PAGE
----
Ford Madox Brown

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Brown, Ford Madox,

1821–93, English historical painter, b. Calais, France. Although closely affiliated with the Pre-RaphaelitesPre-Raphaelites
, brotherhood of English painters and poets formed in 1848 in protest against what they saw as the low standards and decadence of British art. The principal founders were D. G. Rossetti, W.
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 in London, he never joined the brotherhood. Examples of his paintings are Work (1852–63; Manchester Art Gall.); The Last of England (1855; Birmingham Gall.); and his series of 12 frescoes in the town hall of Manchester, depicting the history of that city. He was the grandfather of Ford Madox FordFord, Ford Madox,
1873–1939, English author; grandson of Ford Madox Brown. He changed his name legally from Ford Madox Hueffer in 1919. The author of over 60 works including novels, poems, criticism, travel essays, and reminiscences, Ford also edited the
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The following article is from The Great Soviet Encyclopedia (1979). It might be outdated or ideologically biased.

Brown, Ford Madox


Born Apr. 16, 1821, in Calais; died Oct. 6, 1893, in London. English painter.

Brown studied in Belgium. His historical and religious compositions, which influenced the Pre-Raphaelites, are of a romantic moralizing character and are distinguished by explicitness of detail and sharpness of color (Christ Washing Peter’s Feet, 1852, Tate Gallery, London; paintings on the history of Manchester, 1873-93, Town Hall, Manchester). Brown’s paintings The Last of England (1852-55, Birmingham Art Gallery) and Work (1852-65, Manchester Art Gallery), in which laborers are juxtaposed with the idle rich, were inspired by his social Utopian views.


Rossetti, W. M. F. M. Brown. London, 1902.
The Great Soviet Encyclopedia, 3rd Edition (1970-1979). © 2010 The Gale Group, Inc. All rights reserved.
References in periodicals archive ?
Rossetti consistently addressed the volume's most thoughtful and substantive letters to Ford Madox Brown, to whom he expressed emotional solidarity, set forth his views and preoccupations without reserve, and gave advice--when Brown prepared to deliver some lectures on art history, for example, but got certain facts wrong.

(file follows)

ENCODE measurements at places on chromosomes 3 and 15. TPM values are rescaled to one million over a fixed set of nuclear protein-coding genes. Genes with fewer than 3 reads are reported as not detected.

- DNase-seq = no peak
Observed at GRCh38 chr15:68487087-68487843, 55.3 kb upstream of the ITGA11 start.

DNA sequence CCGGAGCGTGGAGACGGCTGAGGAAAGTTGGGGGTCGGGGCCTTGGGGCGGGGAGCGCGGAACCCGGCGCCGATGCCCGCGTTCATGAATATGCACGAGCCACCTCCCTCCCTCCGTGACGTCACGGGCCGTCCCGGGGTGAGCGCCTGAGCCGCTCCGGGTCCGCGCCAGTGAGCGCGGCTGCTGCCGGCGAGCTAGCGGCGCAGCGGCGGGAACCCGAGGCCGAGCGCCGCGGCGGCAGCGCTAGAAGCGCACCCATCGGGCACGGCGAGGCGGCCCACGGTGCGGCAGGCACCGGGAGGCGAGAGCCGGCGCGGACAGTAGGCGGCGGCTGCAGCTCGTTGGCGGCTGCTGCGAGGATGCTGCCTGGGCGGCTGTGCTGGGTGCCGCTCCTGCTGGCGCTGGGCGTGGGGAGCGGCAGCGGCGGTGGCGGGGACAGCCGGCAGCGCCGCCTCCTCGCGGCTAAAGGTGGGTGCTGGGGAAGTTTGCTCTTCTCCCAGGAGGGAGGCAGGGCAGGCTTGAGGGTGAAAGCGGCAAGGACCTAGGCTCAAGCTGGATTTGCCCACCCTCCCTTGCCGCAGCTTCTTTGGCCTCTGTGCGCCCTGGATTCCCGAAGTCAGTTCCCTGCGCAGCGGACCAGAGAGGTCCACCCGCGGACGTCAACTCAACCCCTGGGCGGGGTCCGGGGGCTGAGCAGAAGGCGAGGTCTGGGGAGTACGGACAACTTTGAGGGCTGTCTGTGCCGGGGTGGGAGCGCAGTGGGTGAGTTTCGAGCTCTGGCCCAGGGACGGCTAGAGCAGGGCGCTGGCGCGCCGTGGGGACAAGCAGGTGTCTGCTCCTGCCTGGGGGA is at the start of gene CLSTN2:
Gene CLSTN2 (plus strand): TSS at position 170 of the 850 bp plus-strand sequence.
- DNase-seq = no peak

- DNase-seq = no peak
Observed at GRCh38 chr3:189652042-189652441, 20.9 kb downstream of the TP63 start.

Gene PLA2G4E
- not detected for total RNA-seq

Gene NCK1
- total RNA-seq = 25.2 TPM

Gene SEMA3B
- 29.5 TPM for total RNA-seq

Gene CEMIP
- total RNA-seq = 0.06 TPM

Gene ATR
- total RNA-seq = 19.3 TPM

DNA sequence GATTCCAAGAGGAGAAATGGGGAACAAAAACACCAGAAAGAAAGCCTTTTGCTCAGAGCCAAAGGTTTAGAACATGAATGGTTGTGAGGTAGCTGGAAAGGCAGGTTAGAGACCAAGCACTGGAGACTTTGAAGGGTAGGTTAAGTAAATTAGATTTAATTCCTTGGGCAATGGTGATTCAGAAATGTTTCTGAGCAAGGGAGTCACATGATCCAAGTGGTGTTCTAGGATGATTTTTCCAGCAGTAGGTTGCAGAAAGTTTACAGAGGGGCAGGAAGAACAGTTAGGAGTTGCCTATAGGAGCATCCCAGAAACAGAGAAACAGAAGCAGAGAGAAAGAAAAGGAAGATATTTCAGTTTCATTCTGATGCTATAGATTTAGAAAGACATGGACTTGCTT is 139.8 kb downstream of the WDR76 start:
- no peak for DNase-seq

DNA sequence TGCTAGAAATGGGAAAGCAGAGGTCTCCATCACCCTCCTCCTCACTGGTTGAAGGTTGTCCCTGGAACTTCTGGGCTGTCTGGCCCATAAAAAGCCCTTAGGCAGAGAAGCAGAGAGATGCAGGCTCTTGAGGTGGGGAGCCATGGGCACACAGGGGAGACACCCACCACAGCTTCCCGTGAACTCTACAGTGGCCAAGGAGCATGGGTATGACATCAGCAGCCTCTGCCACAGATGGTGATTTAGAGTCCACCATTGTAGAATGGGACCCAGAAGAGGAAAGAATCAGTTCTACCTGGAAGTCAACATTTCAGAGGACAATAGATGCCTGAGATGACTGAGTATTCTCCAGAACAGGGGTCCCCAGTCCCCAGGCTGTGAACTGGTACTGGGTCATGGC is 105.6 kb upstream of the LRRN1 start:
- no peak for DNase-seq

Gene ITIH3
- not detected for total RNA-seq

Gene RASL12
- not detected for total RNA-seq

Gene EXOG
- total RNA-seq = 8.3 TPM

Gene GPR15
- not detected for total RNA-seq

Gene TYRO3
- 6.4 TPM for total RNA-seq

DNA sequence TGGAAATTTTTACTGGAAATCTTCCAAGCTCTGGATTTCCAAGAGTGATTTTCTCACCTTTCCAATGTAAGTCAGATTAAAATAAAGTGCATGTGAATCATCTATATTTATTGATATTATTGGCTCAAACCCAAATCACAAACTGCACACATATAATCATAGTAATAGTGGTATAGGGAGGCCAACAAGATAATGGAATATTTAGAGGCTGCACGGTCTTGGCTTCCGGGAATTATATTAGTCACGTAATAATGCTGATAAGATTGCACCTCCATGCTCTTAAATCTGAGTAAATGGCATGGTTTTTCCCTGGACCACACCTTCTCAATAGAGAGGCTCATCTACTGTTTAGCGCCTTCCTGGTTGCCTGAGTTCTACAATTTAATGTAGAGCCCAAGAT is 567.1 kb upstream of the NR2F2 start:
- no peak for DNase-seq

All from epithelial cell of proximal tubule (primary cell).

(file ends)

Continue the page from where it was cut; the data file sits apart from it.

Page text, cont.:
The Last of England - Ford Madox Brown (Birmingham Museums and Art Gallery / The Fitzwilliam Museum, Cambridge) (1852-55 and a later painting in 1860)
This interpretation reconciles early and late paintings, and it is nearer to my focus on Ford Madox Brown's vision of Chaucer as the Father of English Poetry and Wycliffe as the "Morning Star of the Reformation" and "Father of English Prose." From the Middle Ages these men emerge as ideals that fostered Victorian national, racial, and religious identity, embodied in the English language and historical personality.
Other artists commissioned or collected by Howard include Walter Crane, Rossetti, Edward Lear, Holman Hunt, Ford Madox Brown and William Blake Richmond.
The drawing also speaks to van Gogh's desire to create a major figural composition, one indebted to painters (such as Gustave Courbet and Ford Madox Brown) concerned with building major modern pictures around the subject of labor.
References to Ford Madox Brown's Work (1852-65) are made in the advertising boards and the policeman, while a deferential nod is given to the detail of mid-century Frith and Hicks narratives.
Formerly responsible for 7,000 paintings and 3,000 miniatures until he retired in 2005, Christopher's book includes Ford Madox Brown's An English Autumn Afternoon, Pierre Subleyras's St John of Avila and Augustus Egg's The Travelling Companions from the collection at Birmingham Museum and Art Gallery.
It was owned and probably commissioned by Benjamin Windus, one of the early patrons of the Pre-Raphaelites who also owned The Last of England by Ford Madox Brown, also in the Birmingham collection.
"The Pre-Raphaelites, such as Rossetti and Ford Madox Brown, were also very good at taking on female students," adds MacCulloch.
The pre-raphaelites are also there with four studies by Burne Jones and Ford Madox Brown's dramatic work Cordelia's Potion.
Going back to Ford Madox Brown, we can at least encourage Cannadine and the others behind these ideas to keep digging.
Rossetti's relations with William Morris, for example, take up four columns, with Ford Madox Brown more than eight, and with Charles Augustus Howell about seven.